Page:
I am moving out of the seminary, today. Moving to a place for a job and home is one thing. Yes, all of us will miss Chelsea Square – our home for three years and all of our experiences. That’s normal. Moving away to a temporary place in a relatively unknown place without the assurance of anything is quite another thing. Leaving Chelsea Square isn’t about fond memories and saying good-bye to close friends for the sake of great adventures, but leaving a place where at least I know the lay of the land and people and that helps calm the anxiety of professional limbo.
So, I’m leaving. I am very fortunate for my job at the Church Medical Trust, for a place to move to, and knowing that I have friends and family that will help at any moment if I need it. I cannot imagine what it is like for those who truly having nothing, no where to go, and no one to depend on or fall back upon. I can complain and feel all the feelings inside, but I do not really know the anguish of those who truly have nothing and no one. I am profoundly privileged in this world of heartache and pain. Perspective. It’s all about perspective.
I have yet to see someone’s bags being searched in the subways or buses here in New York. Since anyone can refuse to be searched if they want to, this really is not much of a deterrent. If someone does not want their bag checked, they simply can refuse and they will be turned away from the transit point. If someone has a bomb in their backpack, all they have to do is go to another bus stop or subway station.
The searches are random. If someone planned to set off a bomb, they could easily see that police were searching bags and leave.
I really do think this is an example of civil liberties being sacrificed in the name of safety and security when the action being taken does not advance either one bit.
Today, much of the uncertainty and chaos in my life came home to roost. I have to be moved out of the seminary by Friday, so until I know where I am going or what I am will be doing I will be staying with Ashton in New Jersey. He helped me move some of my stuff still not in storage – in Ohio or the Bronx – to his little, tiny apartment within a very large manor house. I will move the rest at the end of the week.
I feel depressed and very defeated today – no energy, no anything. I think the straw that broke the “I’m doing good” camel’s back is that while I’m still living at the seminary I can much more easily handle all the uncertainty of living in limbo, but now that the very familiar living space is being yanked from under me, absolutely everything of any familiarity is going by the wayside. It is just hard.
I know I will come through this as I have in the past. Time, age, and experience have their benefits, but I think I am the last person in my class to not have a position (aside from the fact that I am making far more than any of them right now working at the Church Medical Trust). I just figured that by now, I would be in a ministry position. I want some normality; I want some stability; I want some familiarity back in my life.
Today, I’m not doing very well – good isn’t good enough at the moment.
I’ve said a number of times that I don’t feel worthy to be the vicar or rector of a church, a curate in a parish, a deacon in the Church of God. I don’t! I’m not!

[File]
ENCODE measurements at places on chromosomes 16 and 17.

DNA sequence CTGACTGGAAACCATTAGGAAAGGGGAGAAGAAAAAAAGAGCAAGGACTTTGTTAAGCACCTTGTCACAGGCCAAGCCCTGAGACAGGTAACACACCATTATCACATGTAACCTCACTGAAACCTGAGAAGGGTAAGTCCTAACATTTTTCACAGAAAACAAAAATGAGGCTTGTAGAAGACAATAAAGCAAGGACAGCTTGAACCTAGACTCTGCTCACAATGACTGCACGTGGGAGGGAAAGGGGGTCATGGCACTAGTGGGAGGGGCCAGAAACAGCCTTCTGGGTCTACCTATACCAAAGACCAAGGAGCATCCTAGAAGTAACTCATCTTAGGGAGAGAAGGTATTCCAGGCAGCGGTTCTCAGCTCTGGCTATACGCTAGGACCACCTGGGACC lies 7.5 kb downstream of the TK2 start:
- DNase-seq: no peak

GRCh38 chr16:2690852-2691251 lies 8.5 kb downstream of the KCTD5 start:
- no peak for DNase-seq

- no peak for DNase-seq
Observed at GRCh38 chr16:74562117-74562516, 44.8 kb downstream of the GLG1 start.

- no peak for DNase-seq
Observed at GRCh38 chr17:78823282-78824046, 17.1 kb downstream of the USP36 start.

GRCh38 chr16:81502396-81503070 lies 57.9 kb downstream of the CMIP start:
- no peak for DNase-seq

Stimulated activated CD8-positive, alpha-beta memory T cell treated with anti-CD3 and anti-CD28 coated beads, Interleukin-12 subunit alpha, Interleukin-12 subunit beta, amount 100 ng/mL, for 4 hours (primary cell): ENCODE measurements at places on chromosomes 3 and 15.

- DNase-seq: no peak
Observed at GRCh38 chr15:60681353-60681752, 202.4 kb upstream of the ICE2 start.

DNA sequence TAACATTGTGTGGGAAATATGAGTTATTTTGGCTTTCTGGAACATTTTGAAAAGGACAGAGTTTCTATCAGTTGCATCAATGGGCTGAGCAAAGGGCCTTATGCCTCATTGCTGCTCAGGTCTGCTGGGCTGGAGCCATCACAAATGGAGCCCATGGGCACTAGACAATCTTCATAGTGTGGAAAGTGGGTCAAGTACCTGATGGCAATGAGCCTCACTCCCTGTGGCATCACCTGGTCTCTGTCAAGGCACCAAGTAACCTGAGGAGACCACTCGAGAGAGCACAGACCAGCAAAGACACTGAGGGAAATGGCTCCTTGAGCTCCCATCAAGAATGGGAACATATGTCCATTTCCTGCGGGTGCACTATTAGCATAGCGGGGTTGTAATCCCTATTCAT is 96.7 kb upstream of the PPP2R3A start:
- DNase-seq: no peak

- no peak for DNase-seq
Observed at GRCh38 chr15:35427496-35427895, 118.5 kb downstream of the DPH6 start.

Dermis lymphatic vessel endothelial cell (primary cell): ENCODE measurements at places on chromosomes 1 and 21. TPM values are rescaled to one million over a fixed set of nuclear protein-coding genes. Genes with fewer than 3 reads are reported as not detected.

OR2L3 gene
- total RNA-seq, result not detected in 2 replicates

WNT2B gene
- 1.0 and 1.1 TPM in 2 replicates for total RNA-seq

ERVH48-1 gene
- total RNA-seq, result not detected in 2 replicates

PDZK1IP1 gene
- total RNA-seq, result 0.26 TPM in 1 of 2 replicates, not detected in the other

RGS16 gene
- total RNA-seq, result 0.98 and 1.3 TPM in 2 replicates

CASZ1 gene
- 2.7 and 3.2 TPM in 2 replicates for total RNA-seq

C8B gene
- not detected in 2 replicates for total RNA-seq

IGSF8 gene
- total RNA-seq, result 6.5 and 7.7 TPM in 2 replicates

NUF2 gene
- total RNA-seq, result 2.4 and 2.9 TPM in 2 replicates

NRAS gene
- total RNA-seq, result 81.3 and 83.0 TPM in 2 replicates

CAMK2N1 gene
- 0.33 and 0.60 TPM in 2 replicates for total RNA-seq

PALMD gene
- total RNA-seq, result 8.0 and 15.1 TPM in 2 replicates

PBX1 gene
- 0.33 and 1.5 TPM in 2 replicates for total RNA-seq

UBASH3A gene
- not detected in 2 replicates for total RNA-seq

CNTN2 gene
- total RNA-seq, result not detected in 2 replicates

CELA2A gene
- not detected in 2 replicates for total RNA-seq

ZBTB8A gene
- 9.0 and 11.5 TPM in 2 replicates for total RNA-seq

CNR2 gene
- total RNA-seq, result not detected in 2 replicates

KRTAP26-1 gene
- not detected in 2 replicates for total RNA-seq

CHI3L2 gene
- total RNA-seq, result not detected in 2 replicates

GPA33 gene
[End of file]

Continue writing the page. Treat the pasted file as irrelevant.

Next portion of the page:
The question, I guess, is whether I want to be worthy. By God’s standard neither I nor any of us are worthy, yet God declares those whom He calls worthy, despite ourselves. The need is still present to yearn for and to strive for worthiness – for holiness, perhaps. Do I want to be worthy?
To be worthy, or rather to engage in the pursuit of worthiness – the pursuit of God – requires me to turn onto a different path. There is a different way of living and moving and having one’s being. To be deacon and priest, I am no longer a man as most men are, but one whom God calls and more importantly one who gives over his life completely to God and God’s will. That is the call of all of us who claim Christ – to give over our lives to God completely – but to be deacon and priest necessitates different responsibilities and different accountability. Do I want to be worthy? Do I want that kind of responsibility? Do I want to give over my life entirely?
I doubt my ability, but if the community and those responsible for these kinds of things believe I am called by God to hold these offices, then they must see some sort of ability or worthiness in me. I realize, more fully now than ever, that it is not by might, nor by power, nor my intelligence, nor my ability to empathize, nor organizational skill, nor anything for that matter, but by the power of God – His grace, His love, His compassion, His mercy, His wisdom, His power, His discerning that I can do anything. By all this, by the Holy Trinity, I can stumble through and do. Worthy? No. Do I wanna be worthy?
This piece of opinion-writ comes from Sr. Joan Chittister in the July 15th edition of the National Catholic Reporter. She writes about the recent decision by the Church of England to move forward on the consecration of women to the episcopate and the possible impact on the Church of Rome. I like the way she thinks…
When is conversion not conversion?
By Joan Chittister, OSB
Just when you think that things are quieting down — at least on one front — someone sets off a landmine. This time it’s a theological one.
On July 11, the Church of England voted, 11 years after the ordination of the first Anglican women priests, to begin the legislative process that will now admit women to the episcopacy. Don’t for a minute think that the issue is finally resolved. Either for them or for us.
Theology is a tricky subject. You have to be careful when you’re trying to understand exactly what is being said — or how. It has an eel-like quality to it. It slips and slides. It changes its mind a lot more than the tone of its teachings imply. It can get all entwined in history — called tradition — and interpretation — often called revelation.